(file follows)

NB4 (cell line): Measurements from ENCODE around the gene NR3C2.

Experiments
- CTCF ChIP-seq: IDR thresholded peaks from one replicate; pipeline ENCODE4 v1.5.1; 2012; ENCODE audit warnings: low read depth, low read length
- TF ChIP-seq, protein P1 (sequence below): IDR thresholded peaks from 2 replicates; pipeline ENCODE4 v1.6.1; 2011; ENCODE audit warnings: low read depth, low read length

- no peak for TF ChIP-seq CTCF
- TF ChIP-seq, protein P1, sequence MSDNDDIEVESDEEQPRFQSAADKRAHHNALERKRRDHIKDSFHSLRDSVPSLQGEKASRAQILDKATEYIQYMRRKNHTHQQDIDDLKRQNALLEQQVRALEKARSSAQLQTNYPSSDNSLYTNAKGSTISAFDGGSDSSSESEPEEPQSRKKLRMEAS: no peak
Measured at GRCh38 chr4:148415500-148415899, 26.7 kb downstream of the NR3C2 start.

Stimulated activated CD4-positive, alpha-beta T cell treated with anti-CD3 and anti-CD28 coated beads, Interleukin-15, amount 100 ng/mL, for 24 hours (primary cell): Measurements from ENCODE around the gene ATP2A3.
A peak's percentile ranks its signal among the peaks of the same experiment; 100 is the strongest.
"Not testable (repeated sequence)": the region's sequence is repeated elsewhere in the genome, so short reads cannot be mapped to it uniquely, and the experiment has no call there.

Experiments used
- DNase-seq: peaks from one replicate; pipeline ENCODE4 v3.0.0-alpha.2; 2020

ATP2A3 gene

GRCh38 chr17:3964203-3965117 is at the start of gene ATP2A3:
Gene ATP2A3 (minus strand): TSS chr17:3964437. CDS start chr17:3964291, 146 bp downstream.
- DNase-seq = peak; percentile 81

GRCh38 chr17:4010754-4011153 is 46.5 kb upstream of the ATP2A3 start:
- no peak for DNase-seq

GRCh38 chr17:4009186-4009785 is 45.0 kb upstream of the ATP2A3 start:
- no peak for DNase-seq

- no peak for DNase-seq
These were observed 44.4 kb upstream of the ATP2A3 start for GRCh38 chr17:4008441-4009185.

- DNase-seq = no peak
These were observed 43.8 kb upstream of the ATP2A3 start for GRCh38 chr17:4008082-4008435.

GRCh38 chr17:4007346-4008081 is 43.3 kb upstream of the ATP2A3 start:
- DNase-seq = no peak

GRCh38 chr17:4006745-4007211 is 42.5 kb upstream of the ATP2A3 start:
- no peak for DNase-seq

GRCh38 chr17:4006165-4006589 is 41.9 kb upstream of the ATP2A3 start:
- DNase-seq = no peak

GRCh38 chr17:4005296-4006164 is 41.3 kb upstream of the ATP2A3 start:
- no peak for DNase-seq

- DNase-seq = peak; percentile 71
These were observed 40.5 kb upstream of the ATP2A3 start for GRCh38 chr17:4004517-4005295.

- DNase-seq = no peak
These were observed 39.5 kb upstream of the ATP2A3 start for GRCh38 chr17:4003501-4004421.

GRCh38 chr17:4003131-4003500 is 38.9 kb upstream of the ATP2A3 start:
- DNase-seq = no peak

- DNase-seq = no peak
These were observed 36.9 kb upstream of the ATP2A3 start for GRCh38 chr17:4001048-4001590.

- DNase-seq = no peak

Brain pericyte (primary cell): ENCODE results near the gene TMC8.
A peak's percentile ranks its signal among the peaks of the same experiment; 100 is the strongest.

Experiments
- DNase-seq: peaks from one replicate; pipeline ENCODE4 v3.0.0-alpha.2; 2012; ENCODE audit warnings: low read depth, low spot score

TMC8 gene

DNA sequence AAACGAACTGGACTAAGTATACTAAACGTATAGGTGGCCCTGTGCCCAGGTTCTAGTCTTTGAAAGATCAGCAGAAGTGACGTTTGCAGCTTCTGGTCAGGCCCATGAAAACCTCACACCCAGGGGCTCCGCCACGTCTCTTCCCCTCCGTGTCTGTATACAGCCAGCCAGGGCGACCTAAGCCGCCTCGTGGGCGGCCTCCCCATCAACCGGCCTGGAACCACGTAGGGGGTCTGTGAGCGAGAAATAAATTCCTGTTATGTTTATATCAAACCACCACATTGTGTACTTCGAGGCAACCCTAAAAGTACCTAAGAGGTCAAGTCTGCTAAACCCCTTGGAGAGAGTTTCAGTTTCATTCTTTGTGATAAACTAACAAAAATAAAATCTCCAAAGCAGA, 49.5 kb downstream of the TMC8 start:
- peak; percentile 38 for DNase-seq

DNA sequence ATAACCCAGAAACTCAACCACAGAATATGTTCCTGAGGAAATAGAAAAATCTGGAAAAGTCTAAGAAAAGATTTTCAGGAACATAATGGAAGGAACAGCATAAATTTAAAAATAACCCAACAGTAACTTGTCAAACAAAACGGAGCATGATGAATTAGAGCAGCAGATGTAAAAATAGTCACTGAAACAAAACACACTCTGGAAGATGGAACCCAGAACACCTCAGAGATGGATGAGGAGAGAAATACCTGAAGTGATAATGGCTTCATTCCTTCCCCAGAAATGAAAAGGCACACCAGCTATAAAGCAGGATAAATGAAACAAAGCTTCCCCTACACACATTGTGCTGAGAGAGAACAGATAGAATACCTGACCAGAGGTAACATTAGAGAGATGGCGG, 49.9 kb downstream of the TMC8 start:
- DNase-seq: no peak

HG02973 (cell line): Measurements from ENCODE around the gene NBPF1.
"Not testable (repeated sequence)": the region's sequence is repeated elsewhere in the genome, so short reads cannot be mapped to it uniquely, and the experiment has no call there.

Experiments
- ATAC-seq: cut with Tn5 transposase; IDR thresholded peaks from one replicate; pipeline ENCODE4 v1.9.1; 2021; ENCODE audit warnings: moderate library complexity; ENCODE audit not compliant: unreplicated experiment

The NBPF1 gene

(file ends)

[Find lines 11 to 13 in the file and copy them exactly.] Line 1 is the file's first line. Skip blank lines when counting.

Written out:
Experiments used
- DNase-seq: peaks from one replicate; pipeline ENCODE4 v3.0.0-alpha.2; 2020

ATP2A3 gene